Rome, July 4th, 2007. Piazza dei Santi Apostoli. It’s 20.00. A crowd is gathering. Journalists are already at work. They interview some people. They take pictures. They are all there: religious leaders and political leaders, and anonymous, the Jewish community of Italy, the friends of Israel, pro-Palestinians, the Pakistani Catholic community in Rome, the pro-Christian roots (radici cristiani), radical youth (azione giovanile)… The stage speaks for itself. At the back: “let us save Christians”. At the right: “Religious freedom in the world”. At the left: “free Padre Bossi” (an Italian priest kidnapped in the Philippines).
21.00. Somebody starts speaking. He goes right to the point: “we are here to claim the right to live, a peaceful life for thousands of Christians in the Middle East”. We are here to denounce the living conditions of Christians in the Middle East, to support them, to affirm strongly the right to unconditional religious freedom for any human being wherever he or she is. The message is clear and is echoed by bursts of applause. The MC, a journalist, speaks clearly, loudly enough to raise the dead, passionately enough to convince the skeptics: basta e basta! We have been silent too much, accomplices for too long! Now we want religious freedom for Christians in the Middle East!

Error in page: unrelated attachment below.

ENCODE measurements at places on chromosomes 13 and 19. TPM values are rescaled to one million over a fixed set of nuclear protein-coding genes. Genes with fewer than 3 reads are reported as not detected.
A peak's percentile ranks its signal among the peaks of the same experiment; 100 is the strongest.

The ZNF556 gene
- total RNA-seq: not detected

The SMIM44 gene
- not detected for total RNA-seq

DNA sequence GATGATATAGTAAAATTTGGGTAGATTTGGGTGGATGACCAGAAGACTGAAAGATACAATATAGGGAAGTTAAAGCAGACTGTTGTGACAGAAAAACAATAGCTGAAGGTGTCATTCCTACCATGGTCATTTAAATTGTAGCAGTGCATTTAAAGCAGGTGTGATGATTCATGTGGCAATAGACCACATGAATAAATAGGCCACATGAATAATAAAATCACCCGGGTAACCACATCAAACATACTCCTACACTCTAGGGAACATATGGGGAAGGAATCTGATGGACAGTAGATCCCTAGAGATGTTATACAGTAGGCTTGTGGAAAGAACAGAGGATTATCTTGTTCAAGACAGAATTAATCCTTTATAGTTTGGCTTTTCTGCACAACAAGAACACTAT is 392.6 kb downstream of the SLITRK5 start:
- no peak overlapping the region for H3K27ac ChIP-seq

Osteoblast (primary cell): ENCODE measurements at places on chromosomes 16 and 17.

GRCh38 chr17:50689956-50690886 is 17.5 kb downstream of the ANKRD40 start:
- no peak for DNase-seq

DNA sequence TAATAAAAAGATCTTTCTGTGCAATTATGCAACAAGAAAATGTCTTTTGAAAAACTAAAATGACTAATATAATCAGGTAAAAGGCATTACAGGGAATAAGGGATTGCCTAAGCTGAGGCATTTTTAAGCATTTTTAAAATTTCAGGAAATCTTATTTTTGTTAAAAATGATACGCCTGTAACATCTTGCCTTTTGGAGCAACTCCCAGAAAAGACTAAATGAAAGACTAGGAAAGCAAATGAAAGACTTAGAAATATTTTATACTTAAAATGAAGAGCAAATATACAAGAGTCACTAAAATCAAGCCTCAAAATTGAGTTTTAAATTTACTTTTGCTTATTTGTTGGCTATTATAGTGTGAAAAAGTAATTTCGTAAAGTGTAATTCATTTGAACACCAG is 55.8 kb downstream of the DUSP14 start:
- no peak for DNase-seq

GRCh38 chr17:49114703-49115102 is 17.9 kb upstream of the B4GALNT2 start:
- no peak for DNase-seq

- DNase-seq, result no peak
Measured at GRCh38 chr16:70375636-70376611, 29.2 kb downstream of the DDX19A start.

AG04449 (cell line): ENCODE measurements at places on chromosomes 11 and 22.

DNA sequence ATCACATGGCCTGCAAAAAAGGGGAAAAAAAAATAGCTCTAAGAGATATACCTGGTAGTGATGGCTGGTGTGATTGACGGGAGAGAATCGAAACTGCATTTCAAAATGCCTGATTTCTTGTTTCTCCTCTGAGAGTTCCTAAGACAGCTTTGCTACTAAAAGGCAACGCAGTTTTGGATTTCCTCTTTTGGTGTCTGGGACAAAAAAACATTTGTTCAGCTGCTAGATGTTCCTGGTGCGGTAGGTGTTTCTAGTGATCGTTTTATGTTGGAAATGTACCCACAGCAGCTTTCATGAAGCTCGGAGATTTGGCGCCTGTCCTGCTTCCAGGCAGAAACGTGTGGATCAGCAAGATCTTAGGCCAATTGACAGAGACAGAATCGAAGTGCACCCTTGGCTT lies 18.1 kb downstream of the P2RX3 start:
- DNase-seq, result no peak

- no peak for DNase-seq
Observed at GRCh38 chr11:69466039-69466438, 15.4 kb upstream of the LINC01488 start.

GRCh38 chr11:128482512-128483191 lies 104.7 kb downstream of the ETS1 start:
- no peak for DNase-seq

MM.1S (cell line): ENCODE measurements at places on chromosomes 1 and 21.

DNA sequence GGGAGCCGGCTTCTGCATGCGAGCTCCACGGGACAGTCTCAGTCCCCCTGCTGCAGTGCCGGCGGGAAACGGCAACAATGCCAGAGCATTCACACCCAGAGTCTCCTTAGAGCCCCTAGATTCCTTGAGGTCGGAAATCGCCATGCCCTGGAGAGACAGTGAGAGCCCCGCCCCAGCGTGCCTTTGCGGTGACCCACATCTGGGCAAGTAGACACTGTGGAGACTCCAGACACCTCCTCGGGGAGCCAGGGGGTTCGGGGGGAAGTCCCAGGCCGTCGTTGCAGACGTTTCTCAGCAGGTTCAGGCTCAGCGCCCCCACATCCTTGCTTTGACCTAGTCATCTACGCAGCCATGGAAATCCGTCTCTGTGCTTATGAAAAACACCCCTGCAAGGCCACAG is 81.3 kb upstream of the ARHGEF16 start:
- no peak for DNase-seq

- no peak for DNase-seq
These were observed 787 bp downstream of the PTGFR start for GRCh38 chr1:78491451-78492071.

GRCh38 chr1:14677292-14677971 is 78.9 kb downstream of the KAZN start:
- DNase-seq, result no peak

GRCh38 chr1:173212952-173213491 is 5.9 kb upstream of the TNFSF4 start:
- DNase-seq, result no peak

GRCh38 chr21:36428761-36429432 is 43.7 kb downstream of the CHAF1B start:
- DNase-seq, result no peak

Then speakers came one after the other to the microphone to deliver the same message with different accents. An American Jew reminds us of how far violation and negation of religious freedom can go: the shoah. Let’s do something before evil shatters us. The director of Asia News gives a panoramic view of the catastrophic situations: Christians in the Middle East are running away in search of a bit of peace on this earth, peace that they heard about, but don’t know what it means because every day they face insults, mockery, discrimination, marginalisation, arrest, fear, and death…it is not a fairy story out of a “Thousand and One Nights”. It is the bitter reality of people who have names, whose only sin is to have the wrong faith! Another Catholic, from Communion and Liberation, will also be realistic: let’s get things right. We are dealing with survival, survival of Christians, our survival, the survival of the human race. To save the Christians in the Middle East is to save ourselves. Their peace is ours, their death is ours. None of the politicians present spoke. Any support for the cause is welcomed but the organisers (journalists) made a choice not to make politicians speak because it was not a political forum.